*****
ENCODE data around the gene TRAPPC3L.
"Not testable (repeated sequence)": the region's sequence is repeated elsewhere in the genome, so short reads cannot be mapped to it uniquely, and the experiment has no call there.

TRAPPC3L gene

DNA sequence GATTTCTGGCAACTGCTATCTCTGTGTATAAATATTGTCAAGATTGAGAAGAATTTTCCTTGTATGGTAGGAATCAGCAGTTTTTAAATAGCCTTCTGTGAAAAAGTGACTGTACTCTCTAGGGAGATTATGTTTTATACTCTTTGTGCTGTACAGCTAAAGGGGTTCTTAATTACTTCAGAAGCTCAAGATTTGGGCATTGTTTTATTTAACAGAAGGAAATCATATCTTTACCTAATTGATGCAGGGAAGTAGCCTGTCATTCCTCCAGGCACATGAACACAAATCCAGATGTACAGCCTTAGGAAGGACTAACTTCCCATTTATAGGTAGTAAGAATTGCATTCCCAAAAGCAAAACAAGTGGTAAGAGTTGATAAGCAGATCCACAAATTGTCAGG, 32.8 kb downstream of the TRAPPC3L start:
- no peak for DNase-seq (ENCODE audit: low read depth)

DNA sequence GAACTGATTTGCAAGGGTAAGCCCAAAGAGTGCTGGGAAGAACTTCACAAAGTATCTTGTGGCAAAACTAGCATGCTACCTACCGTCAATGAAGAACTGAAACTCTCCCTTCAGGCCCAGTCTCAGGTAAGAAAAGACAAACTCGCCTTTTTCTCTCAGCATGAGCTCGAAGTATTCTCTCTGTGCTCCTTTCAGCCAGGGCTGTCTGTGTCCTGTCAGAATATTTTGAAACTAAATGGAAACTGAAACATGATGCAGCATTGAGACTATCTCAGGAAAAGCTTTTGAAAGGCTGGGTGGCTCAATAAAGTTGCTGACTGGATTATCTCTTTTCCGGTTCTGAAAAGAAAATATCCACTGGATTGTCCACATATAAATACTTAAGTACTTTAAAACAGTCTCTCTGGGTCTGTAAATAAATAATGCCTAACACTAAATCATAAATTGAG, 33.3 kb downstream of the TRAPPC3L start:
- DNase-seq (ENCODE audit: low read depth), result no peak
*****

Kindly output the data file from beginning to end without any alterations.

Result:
ENCODE data around the gene TRAPPC3L.
"Not testable (repeated sequence)": the region's sequence is repeated elsewhere in the genome, so short reads cannot be mapped to it uniquely, and the experiment has no call there.

TRAPPC3L gene

DNA sequence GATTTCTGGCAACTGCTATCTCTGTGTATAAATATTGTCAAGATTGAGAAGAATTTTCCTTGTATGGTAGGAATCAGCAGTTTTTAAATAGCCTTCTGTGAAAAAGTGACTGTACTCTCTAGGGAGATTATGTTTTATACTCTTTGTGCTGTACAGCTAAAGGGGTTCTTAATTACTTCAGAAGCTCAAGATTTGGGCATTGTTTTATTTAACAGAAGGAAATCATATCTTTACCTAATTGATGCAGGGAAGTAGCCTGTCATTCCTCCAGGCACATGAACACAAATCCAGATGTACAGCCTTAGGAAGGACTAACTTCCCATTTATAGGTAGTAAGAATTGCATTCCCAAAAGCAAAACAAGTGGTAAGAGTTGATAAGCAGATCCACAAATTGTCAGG, 32.8 kb downstream of the TRAPPC3L start:
- no peak for DNase-seq (ENCODE audit: low read depth)

DNA sequence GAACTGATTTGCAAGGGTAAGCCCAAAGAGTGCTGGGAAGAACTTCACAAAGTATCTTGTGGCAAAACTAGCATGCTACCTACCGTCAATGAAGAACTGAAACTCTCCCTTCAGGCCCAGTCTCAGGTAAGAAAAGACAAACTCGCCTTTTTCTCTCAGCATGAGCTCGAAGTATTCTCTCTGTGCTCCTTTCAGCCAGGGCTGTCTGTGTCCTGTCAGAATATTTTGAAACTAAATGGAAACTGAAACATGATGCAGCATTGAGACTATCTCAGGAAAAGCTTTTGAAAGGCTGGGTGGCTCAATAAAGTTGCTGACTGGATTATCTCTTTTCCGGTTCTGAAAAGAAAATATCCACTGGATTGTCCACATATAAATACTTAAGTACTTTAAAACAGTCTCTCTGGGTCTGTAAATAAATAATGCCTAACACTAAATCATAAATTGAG, 33.3 kb downstream of the TRAPPC3L start:
- DNase-seq (ENCODE audit: low read depth), result no peak